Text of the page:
I have just begun reading Caroline Knapp’s national bestseller Appetites – a memoir that taps into what women truly hunger for when they starve themselves – and page 3 introduced me to a topic I’d like to talk about: cottage cheese.
Cottage cheese, of course, is the food God developed specifically to torture women, to make them keen with yearning. Picture it on a plate, lumpy and bland atop a limp lettuce leaf and half a canned peach. Consider the taste and feel of it: wet, bitter little curds. Now compare it to the real thing: a thick, oozing slab of brie, or a dense and silky smear of cream cheese. Cottage cheese is one of our culture’s most visible symbols of self-denial; marketed honestly, it would appear in dairy cases with warning labels: THIS SUBSTANCE IS SELF-PUNITIVE; INGEST WITH CAUTION.
Like many dieters, Knapp ate cottage cheese for one reason: to reshape her body. Cottage cheese, after all, is high in protein and relatively low in fat (sometimes even fat-free, though I strongly discourage tasting that version), which also makes it popular among health food devotees, bodybuilders, and runners.
Although the point of this post is to show that not all low-fat foods are silly, by which I mean that they don’t only exist because they’re slimming, admittedly, I introduced myself to cottage cheese because of its encouraging nutritional values; up to about two years ago, taste had taken a back seat in my life.
Initially, I hated the stuff. It was fishy and weird-looking. My fear of fatness, however, kept me in the game: spoonful after spoonful passed through my gullet only because my jeans advocated it. I learned that if I didn’t look at cottage cheese too closely, it was easily granted access to my stomach, but once I thought about what I was eating – and I mean really thought about what it looked like – my body would put up its cottage cheese barricades.
Then things changed.
Cottage cheese is now a pleasurable staple in my diet: I’ll include it in breakfast, lunch, snacks, and dinner, and I’ll even have it multiple times a day. Yes, I like it because it is a great meat-replacement, but more than that, I like it for its bite and creaminess.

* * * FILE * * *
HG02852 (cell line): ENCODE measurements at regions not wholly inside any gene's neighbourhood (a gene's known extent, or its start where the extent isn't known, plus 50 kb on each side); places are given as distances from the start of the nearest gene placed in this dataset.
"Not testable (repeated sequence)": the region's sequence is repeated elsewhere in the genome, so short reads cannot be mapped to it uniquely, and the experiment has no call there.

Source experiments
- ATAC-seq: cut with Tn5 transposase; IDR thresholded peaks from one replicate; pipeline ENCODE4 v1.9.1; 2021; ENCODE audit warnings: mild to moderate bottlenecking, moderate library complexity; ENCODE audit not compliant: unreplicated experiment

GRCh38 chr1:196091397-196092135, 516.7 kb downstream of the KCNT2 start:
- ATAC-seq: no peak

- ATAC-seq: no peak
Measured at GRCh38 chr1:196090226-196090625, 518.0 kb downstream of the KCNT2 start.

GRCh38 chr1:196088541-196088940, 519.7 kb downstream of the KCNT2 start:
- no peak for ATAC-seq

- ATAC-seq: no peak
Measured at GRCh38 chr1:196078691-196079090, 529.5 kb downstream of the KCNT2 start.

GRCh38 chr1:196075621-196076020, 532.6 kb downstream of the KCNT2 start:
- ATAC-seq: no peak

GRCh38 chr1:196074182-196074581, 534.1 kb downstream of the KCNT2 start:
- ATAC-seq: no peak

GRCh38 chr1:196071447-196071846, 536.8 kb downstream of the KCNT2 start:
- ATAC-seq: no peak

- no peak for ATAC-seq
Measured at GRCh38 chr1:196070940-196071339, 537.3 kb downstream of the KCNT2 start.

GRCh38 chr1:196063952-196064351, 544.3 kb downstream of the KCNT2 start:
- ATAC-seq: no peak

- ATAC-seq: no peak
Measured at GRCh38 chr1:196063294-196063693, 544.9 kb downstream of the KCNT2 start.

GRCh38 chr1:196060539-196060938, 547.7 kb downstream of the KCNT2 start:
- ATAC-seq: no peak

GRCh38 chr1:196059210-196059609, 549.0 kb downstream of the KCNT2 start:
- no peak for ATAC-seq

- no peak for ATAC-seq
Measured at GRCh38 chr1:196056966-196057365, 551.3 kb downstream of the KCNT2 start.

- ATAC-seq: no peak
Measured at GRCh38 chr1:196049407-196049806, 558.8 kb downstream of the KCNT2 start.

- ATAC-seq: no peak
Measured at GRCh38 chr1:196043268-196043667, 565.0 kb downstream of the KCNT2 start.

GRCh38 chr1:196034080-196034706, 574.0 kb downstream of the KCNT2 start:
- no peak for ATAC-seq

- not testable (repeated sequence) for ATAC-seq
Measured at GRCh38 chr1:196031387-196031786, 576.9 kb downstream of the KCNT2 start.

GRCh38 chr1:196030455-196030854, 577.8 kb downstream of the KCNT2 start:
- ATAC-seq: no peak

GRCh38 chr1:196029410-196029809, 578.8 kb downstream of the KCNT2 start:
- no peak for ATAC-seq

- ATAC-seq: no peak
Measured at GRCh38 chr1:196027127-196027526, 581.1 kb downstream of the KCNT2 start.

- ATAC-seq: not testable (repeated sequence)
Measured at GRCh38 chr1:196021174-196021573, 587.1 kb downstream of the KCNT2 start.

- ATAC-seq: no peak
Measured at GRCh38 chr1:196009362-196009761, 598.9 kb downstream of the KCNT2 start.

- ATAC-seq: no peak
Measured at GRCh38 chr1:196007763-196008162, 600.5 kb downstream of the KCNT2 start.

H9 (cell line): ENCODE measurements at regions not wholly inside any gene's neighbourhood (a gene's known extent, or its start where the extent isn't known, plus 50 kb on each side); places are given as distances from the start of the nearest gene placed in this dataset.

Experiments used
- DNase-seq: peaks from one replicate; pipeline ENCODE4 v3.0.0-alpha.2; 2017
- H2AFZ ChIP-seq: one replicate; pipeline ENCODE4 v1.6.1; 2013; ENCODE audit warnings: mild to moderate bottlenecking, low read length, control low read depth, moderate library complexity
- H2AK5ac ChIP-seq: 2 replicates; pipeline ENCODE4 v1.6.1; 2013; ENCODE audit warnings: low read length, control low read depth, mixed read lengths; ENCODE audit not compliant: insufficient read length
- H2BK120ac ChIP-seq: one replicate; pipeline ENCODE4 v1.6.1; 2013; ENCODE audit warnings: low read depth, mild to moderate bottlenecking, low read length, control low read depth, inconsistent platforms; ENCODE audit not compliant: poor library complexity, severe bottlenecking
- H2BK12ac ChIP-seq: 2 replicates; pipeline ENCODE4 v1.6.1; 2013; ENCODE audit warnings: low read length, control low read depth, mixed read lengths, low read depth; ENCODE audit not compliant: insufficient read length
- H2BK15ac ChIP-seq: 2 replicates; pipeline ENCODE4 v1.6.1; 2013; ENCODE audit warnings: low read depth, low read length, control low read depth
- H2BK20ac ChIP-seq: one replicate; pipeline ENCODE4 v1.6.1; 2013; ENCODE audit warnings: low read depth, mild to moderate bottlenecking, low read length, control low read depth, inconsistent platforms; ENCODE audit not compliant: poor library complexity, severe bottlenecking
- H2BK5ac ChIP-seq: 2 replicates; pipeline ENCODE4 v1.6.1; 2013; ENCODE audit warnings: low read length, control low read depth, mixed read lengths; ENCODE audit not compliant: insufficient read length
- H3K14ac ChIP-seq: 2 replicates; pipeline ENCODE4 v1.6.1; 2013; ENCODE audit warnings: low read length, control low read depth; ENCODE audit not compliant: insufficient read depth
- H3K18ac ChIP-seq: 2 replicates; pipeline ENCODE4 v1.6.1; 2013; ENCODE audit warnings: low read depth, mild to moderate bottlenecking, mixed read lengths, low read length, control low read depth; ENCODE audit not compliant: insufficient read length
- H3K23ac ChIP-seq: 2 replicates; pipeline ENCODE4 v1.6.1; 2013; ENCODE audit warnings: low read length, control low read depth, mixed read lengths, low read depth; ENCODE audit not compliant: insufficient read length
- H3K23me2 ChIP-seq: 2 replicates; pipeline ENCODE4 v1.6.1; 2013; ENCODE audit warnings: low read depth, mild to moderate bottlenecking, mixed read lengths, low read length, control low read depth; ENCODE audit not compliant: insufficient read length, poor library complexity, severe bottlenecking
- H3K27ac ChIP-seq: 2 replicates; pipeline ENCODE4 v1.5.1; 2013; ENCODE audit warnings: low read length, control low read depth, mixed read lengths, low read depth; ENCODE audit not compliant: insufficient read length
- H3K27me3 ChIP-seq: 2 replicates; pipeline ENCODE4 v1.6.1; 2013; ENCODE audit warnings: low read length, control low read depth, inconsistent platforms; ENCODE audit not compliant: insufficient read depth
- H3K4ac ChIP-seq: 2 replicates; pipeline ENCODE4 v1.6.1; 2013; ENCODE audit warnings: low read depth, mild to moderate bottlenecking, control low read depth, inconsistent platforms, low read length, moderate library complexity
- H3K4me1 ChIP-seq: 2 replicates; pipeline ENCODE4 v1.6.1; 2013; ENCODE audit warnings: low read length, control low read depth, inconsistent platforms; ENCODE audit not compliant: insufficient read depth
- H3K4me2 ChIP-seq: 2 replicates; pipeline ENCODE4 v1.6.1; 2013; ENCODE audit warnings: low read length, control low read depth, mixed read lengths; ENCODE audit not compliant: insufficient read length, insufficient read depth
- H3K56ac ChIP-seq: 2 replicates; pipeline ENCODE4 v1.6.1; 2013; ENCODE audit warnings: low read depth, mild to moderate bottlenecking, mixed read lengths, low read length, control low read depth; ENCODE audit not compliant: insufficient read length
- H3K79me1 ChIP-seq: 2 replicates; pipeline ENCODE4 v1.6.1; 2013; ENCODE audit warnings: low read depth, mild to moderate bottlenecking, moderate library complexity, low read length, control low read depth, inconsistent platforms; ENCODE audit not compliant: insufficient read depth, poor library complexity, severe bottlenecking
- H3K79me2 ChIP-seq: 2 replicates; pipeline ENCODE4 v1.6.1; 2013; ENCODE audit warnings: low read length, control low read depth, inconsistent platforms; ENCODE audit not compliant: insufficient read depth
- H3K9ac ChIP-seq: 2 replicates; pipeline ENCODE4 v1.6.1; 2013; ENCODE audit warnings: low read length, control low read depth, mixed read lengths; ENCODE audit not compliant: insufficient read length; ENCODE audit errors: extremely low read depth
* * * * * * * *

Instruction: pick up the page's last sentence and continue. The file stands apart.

For such a simple food, cottage cheese has a complexity that meets my every need when I’m hungry: the tang pleases my taste buds (you’ll know exactly what I’m talking about if you have tried Nancy’s brand) and the protein eases my empty stomach. Do I eat the full-fat stuff? No. Does this mean I am acting in the name of anorexia? Hell no. Reduced fat cottage cheese should not be directly associated with dieting, and I find it troubling that some foods have been pinned as eating disordered; all food nourishes the body and/or soul in some way, so if you genuinely enjoy peanut butter with your pickles, go for it, and if you like rice cakes, have at ’em. All that matters in this world of cottage cheese, Greek yogurt, and egg whites, is that one consumes enough to be physically and mentally healthy.
Even Jamie Oliver, a phenomenon in the world of food, shows that cottage cheese isn’t all bleugh; while it can rudely bump ricotta out the way to make a lighter lasagna – I say rudely because I’m somewhat of a traditionalist – it can also stand proud as a delicious dressing:
The moral is that cottage cheese is not torturous. Sure, if you eat it on a limp lettuce leaf, like Caroline Knapp did, you’ll think it’s bland and miserable, but that doesn’t mean it should be cast as a monsterly diet food. Following Knapp’s lead, one could argue that cottage cheese has nothing on the real deal (i.e., “an oozing slab of brie”), but the reality is they’re incomparable; yes, they’re both a member of the cheese family, but they have totally different functions, and they should be appreciated for what they individually bring to the table (note: this notion of individuality can and should be applied to humans, too).
Knapp’s argument that cottage cheese is devilish is only justifiable when talking about intent: cottage cheese is irrefutably torturous to eat when one forces it down due to obligation versus pleasure. Like anything, once want is trumped by should, pleasure falls to the wayside, leaving one powerless and, accordingly, bitter. For this reason, it is imperative to recognize that, as aforementioned, “diet” foods are only pooh-poohable when one eats them indignantly.
Life is too short to voluntarily make oneself suffer in the name of self-image, so if cottage cheese just doesn’t float your boat, don’t make yourself eat it. Tapping into intent – do I really like this, or am I just eating it because it’s healthful – and then following through with desire, are incredibly freeing when it comes to making food choices.
And remember, you can always top your brie off with a dollop of cottage cheese.
What do you think about cottage cheese? Did God develop it specifically to torture women?
How do “diet” foods make you feel emotionally?